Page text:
Thursday, March 25, 2010

Moment of Truth

Here it is: the moment when Oklahoma gardeners survey what plants died, thrived, or hung on during our extraordinary winter.

I stepped out this morning to take a peek at the patch of old fashioned garden I've created in a tiny oasis of afternoon shade. Happy surprise! After years of planting violets supposedly hardy in zone 5, Oasis plants in Stillwater promised me this one would be different. And there it is, the tiny green deck-of-cards club shaped leaves, breaking dormancy.

White violets. Emily Dickinson would be so pleased. Continuing the theme, the gooseberries, elderberries and currants survived, as well.

The garden's bordered by small patio covered by a porch and ceiling fan. (To stay cool and, though it's sadly prosaic, to blow bugs away. This is Oklahoma.) Though it's in a semi-private area outside the residence, guests who have a yen to read Jane Austen in an appropriate setting are welcome to use it.

Wednesday, March 17, 2010

Freckles, The Wonder Dog

She may look like an old hound dog, throwing her head back and baying, but Freckles is much more than that.

Last summer, we hosted a family with a four year old son who, for no reason the family knew, was terrified of dogs. We arranged to let our canines outdoors only during the part of the day that would inconvenience the family the least.

The next morning, I let the dogs out for a run. When I went to call them in for the day, I saw the mom and her son outside. The two of them were laughing as together they rubbed a delighted Freckles' tummy. "I petted her while he watched from the window," the mom explained, "and he got to courage to pet her himself. We're so grateful to Freckles. She's a therapy dog!"

We adopted Freckles when she was about a year old. She was hungry, scared, sick, and showed clear signs of abuse. But it's amazing what basic vet care, three squares-a-day and love can do for an animal.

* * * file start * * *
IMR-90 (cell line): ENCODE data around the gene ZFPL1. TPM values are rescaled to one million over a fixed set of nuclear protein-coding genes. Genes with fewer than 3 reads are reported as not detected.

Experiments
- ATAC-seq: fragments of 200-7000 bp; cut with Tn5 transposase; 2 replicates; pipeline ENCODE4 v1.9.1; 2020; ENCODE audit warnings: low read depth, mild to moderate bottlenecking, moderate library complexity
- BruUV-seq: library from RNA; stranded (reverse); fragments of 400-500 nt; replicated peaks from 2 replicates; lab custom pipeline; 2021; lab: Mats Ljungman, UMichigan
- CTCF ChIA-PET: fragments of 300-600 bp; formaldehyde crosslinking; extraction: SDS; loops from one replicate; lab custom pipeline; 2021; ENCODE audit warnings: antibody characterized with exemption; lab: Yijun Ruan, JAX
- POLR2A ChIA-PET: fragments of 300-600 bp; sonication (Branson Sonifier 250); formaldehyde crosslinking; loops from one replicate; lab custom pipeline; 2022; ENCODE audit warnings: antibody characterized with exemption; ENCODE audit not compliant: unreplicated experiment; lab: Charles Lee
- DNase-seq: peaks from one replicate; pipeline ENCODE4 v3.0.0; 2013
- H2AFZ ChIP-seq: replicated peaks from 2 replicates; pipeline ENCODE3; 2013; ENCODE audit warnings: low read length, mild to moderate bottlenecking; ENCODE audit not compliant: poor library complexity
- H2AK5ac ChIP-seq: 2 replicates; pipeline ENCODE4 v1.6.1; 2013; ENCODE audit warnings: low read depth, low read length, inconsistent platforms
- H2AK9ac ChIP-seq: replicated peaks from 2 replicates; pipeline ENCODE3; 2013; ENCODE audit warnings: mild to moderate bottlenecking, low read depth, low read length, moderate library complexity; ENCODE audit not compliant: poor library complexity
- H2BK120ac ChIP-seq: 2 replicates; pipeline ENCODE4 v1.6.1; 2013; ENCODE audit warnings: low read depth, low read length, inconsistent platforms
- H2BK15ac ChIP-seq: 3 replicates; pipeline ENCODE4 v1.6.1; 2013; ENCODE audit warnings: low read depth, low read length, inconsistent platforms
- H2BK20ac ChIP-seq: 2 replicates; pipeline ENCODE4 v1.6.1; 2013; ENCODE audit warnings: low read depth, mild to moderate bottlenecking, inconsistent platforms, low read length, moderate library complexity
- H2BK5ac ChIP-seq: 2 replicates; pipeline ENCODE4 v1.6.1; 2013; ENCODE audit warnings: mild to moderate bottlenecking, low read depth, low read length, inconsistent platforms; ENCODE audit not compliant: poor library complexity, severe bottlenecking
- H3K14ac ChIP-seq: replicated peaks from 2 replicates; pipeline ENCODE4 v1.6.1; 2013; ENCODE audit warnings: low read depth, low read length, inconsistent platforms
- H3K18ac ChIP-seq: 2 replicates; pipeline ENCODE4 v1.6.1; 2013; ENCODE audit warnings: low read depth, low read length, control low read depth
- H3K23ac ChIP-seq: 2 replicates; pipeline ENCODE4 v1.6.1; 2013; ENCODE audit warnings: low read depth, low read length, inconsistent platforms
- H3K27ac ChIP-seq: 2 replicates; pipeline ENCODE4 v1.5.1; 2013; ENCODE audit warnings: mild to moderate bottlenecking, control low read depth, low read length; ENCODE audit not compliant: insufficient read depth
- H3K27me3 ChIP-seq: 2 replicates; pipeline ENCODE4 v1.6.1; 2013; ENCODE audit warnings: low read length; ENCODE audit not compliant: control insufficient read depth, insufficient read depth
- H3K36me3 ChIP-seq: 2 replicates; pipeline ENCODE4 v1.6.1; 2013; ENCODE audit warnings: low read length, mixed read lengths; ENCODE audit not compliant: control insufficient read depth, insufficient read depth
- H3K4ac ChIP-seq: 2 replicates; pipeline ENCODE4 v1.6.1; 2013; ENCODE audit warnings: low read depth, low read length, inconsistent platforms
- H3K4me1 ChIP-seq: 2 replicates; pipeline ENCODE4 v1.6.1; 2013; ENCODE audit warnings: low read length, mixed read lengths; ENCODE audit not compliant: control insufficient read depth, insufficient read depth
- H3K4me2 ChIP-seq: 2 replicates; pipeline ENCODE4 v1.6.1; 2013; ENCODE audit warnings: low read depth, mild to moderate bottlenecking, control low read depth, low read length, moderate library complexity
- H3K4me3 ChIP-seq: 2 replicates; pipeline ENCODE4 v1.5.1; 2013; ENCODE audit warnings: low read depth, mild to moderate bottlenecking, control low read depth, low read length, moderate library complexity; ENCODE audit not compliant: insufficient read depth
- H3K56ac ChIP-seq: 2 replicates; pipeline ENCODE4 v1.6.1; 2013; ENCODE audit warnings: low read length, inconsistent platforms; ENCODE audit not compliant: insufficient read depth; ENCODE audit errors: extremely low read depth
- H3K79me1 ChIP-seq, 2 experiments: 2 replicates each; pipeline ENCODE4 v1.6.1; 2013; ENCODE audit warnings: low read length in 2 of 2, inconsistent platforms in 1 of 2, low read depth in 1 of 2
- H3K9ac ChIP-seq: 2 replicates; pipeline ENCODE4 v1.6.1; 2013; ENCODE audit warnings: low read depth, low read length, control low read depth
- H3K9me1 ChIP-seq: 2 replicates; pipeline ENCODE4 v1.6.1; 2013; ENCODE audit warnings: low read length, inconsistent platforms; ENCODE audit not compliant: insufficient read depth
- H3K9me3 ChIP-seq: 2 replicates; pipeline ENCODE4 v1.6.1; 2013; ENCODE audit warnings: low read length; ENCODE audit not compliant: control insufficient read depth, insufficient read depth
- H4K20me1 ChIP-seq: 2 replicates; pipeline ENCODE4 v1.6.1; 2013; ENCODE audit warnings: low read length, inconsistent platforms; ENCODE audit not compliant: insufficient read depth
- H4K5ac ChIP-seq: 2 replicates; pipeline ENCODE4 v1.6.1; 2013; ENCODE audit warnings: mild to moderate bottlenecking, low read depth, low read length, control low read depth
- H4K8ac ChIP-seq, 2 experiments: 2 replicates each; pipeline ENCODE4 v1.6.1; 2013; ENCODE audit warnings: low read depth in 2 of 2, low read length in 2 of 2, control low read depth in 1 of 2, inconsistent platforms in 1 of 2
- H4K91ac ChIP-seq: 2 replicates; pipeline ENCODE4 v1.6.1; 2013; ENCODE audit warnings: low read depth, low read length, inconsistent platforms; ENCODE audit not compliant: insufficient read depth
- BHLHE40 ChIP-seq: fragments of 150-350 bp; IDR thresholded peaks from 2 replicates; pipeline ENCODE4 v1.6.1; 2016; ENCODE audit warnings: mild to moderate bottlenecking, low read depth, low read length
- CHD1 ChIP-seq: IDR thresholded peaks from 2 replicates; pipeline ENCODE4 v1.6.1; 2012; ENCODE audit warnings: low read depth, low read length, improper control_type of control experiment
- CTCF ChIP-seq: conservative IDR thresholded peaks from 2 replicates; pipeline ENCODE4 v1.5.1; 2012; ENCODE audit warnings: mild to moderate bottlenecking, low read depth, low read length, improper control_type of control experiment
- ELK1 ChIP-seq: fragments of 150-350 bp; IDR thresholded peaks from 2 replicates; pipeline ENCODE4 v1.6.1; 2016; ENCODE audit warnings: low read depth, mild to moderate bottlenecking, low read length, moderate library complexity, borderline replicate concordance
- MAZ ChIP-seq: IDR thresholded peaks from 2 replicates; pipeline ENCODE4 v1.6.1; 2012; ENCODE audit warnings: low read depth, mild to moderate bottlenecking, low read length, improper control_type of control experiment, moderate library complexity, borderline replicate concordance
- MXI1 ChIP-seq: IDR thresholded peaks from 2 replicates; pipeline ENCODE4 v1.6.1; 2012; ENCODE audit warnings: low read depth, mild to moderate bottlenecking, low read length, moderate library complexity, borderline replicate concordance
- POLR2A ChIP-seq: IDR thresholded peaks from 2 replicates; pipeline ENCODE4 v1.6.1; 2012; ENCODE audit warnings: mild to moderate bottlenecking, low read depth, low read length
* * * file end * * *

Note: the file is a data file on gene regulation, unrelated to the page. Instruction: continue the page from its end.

They might not be the prettiest or trendiest of pets, but you never know: that bedraggled cat or dog you rescue might just turn out to be a Wonder Animal.

Friday, March 5, 2010

Torvald, "Son of Thunder"

Anyone who has stayed with us has enjoyed (?) a big welcome from our greeters, dumped dogs we've rescued over the years.

Torvald, Norwegian for "Son of Thunder," is the newest addition to our family. He wandered out of the woods one morning, half-frozen, muddy, terrified and starving. In other words, about the same shape as all our other cats and dogs were when they found us.

In this photograph, Torvald is "helping me" prune the trees in the Dancing Bean's small orchard.

Thursday, February 11, 2010

The Real Bill

The nice man pictured above is my husband Bill, to whom I refer in my posts.

My (unfinished, unpublished) cozy murder mystery is set on the Dancing Bee Farm, a place much like The Dancing Bean Ranch. The protagonist is an amateur sleuth who, as luck would have it, is a lot like me.

Originally, she was to have a husband, much like mine. I was still outlining the story, however, when I realized the perils in that decision. Would he be a second protagonist? An antagonist? Relegated to a walk on? More troublesome was how to write about a real person--a person I live with--in a way that wouldn't raise, well, let's just say issues.

I finally decided to plunk him into backstory and made my beekeeping sleuth a widow. When the real Bill came home that night, I broke the news that I'd had to kill him.

Being a good natured sort of man, his only response was to ask: "Did I suffer?"